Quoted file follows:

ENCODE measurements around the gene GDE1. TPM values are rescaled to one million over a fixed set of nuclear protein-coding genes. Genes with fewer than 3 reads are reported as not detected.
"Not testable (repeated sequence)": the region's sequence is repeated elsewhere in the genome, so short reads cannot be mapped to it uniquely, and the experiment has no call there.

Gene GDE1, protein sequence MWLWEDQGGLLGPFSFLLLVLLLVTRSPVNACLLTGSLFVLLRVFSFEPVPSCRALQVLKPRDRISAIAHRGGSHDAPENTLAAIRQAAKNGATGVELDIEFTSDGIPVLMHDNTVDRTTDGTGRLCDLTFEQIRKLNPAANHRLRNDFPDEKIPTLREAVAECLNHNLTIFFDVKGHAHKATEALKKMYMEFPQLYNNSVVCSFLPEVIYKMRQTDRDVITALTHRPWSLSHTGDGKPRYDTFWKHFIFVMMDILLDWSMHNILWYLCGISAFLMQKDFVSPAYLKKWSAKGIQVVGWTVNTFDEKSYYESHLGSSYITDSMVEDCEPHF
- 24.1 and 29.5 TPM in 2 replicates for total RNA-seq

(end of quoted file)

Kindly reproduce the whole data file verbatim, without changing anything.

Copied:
ENCODE measurements around the gene GDE1. TPM values are rescaled to one million over a fixed set of nuclear protein-coding genes. Genes with fewer than 3 reads are reported as not detected.
"Not testable (repeated sequence)": the region's sequence is repeated elsewhere in the genome, so short reads cannot be mapped to it uniquely, and the experiment has no call there.

Gene GDE1, protein sequence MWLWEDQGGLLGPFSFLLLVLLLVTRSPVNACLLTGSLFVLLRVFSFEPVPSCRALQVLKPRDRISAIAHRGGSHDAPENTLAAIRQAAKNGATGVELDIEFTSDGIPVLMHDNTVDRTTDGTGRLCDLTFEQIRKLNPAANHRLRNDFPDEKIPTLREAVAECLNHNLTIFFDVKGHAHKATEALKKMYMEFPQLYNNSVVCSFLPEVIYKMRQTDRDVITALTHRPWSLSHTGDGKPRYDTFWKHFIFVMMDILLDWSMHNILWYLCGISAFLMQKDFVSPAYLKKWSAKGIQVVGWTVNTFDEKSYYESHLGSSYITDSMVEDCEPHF
- 24.1 and 29.5 TPM in 2 replicates for total RNA-seq